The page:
Figure 3  Figure 4
 Wild and cultivated food environments, Yunnan, China
 Photo credit: Selena Ahmed
 Smallholder farmers in Kenya in a plot intercropped with vegetables
 and fruits,including wild and semi-wild indigenous leafy vegetables
 Photo credit: Anna Herforth


We can thus integrate the theoretical frameworks and methodological approaches from ethnobotanical studies on documenting wild and cultivated biodiversity with a food environment framework. Such an approach would require modification of the existing market food environment framework that assesses availability, affordability, convenience and desirability. In particular, this would involve inclusion of only those components of the market food environment relevant for subsistence procurement of wild and cultivated foods, namely availability, convenience and desirability. In addition, it would include components specifically suitable for measuring wild and cultivated diversity (Figure 5).
Figure 5

Application of metrics of both market and wild and cultivated food environments would allow a more accurate understanding of food access. The development of measures to assess wild and cultivated food environments would be particularly relevant for designing and evaluating agricultural-nutrition interventions, especially in international and rural contexts. Ultimately, measuring wild and cultivated food environments has the potential to contribute to the conservation of biodiversity and its integral role for diets and human wellbeing.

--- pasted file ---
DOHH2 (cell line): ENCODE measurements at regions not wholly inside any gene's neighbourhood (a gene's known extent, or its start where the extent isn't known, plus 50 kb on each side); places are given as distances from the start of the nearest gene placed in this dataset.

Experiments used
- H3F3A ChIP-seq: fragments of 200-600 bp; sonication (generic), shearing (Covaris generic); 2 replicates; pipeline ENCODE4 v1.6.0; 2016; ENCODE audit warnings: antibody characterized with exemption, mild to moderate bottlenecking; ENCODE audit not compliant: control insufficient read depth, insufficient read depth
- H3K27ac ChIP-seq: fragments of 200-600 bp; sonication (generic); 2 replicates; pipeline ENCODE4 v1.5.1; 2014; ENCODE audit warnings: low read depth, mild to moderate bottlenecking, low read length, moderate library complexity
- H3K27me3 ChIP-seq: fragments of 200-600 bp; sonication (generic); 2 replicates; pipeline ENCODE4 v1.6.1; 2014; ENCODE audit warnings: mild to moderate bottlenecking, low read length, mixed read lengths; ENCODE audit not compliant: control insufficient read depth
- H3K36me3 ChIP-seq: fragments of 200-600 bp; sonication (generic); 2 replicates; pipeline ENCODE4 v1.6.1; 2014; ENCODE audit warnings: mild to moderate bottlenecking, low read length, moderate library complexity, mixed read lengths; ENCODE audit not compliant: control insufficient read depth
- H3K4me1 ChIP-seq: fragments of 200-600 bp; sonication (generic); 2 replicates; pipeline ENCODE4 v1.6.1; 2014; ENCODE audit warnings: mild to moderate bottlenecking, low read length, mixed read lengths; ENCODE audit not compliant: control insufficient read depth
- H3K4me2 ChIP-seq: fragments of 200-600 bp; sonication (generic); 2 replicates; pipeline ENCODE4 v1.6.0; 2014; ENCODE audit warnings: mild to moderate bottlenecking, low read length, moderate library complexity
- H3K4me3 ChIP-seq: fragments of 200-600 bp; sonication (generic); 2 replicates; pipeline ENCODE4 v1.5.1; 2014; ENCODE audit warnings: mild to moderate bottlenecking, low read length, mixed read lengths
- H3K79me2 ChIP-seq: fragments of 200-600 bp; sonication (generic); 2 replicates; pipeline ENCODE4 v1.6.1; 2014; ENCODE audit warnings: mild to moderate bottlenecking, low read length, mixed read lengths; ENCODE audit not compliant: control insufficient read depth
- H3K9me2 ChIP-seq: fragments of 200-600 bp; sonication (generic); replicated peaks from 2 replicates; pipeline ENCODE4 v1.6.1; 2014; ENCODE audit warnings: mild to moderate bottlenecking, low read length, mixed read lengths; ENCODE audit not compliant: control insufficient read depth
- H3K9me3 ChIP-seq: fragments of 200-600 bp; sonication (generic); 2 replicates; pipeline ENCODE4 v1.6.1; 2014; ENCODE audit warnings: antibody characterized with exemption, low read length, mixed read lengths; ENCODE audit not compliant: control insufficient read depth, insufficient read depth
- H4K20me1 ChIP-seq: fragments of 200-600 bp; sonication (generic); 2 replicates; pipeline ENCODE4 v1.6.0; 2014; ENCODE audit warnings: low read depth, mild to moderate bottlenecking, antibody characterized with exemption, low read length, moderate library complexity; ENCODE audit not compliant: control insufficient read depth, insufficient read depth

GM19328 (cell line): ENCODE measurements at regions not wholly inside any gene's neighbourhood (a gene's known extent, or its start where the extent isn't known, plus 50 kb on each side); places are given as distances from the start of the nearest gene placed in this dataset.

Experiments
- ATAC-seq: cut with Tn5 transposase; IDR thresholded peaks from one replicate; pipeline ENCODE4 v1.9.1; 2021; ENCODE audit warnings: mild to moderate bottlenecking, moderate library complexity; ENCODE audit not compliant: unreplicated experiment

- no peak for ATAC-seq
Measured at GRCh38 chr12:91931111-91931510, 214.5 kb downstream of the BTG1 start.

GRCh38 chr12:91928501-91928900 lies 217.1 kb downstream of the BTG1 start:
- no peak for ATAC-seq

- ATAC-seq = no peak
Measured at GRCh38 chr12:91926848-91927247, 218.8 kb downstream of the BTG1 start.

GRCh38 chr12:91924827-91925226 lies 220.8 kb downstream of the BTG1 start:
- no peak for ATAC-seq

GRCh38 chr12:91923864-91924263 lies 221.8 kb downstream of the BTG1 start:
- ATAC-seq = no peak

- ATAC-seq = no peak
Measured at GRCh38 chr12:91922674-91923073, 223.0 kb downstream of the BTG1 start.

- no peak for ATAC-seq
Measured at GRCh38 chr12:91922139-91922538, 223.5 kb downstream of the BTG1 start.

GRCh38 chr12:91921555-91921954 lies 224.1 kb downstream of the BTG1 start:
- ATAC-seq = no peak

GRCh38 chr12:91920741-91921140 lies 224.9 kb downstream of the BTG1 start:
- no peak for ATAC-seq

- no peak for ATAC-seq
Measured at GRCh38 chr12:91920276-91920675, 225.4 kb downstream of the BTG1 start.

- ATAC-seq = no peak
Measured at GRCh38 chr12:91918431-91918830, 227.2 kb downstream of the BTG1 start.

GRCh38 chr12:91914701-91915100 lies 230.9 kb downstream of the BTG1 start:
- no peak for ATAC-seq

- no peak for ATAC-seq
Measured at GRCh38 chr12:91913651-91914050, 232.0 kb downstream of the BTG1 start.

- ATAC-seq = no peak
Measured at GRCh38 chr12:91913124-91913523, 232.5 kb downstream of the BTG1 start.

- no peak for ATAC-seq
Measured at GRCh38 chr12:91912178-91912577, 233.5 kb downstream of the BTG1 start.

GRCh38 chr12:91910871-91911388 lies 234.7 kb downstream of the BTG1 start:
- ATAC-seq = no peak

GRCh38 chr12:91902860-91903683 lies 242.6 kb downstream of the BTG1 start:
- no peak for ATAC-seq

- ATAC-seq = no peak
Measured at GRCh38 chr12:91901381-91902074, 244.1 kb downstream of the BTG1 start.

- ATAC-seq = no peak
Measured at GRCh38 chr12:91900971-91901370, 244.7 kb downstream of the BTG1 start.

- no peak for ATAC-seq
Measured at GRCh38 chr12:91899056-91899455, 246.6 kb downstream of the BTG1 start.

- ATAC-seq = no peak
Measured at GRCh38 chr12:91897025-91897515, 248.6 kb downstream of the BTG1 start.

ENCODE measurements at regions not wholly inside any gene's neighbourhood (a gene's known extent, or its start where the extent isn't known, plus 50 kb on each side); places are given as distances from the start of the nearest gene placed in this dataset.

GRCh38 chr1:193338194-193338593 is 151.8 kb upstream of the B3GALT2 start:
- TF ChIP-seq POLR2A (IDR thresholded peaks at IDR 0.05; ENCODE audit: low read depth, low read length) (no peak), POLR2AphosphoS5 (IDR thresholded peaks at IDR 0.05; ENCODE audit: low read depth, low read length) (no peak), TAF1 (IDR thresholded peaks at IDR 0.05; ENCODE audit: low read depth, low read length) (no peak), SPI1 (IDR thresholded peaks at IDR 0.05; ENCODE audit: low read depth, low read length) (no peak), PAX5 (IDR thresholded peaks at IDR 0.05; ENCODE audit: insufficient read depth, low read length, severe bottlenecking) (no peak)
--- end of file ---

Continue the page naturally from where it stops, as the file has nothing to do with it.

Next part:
Written by Selena Ahmed1 and Anna Herforth2*
1 The Food and Health Lab at Montana State University
2 Columbia University  
*Corresponding Author




The development of these ideas have been supported by research funded by the United States National Science Foundation (NSF RII Track-2 FEC 1632810 and NSF CNH BCS-1313775) and the National Institute of General Medical Sciences of the National Institutes of Health (Award Number P20GM103474). The content is solely the responsibility of the authors and does not necessarily represent the official views of the US National Science Foundation and the National Institutes of Health.

  1. Ahmed, S.; Stepp, J.R.; Toleno, R.; Peters, C.M. 2010. Increased Market Integration, Value, and Ecological Knowledge of Tea Agro-forests in the Akha Highlands of Southwest China. Ecology and Society. 15 (4): 2
  2. Ahmed, S.; Peters, C.M.; Chunlin, L.; Meyer, R.; Unachukwu, U.; Litt, A.; Kennelly, E.; Stepp, J.R. 2013. Biodiversity and Phytochemical Quality in Indigenous and State-Supported Tea Management Systems of Yunnan, China. Conservation Letters. 5 (6): 28-36
  3. Powell, B, S Haraksingh Thilsted, A Ickowizt, C Termote, T Sunderland and A Herforth. 2015. Improving Diets with Wild and Cultivated Biodiversity from Across the Landscape. Food Security 7(3): 535-554.
  4. Byker Shanks, C.; Smith, T.; Ahmed, S.; Hunts, H. 2015. Assessing Foods Offered in the Food Distribution Program on Indian Reservations (FDPIR) Using Healthy Eating Index-2010. Public Health Nutrition  doi:10.1017/S1368980015002359
  5. Luckett BG, DeClerck FAJ, Fanzo J, Mundorf AR, Rose D. Application of the Nutritional Functional Diversity Indicator to Assess Food Systems Contribution to Dietary Diversity and Sustainable Diets of Malawian Households. Public Health Nutr. 2015; 18: 2479–2487. doi: 10.1017/S136898001500169X. pmid:26027595
  6. Turner, C., Kadiyala, S., Aggarwal, A., Coates, J., Drewnowski, A., Hawkes, C., Herforth, A., Kalamatianou, S., Walls, H. (2017). Concepts and Methods for Food Environment Research in Low and Middle Income Countries. Agriculture, Nutrition and Health Academy Food Environments Working Group (ANH-FEWG). Innovative Methods and Metrics for Agriculture and Nutrition Actions (IMMANA) programme. London, UK.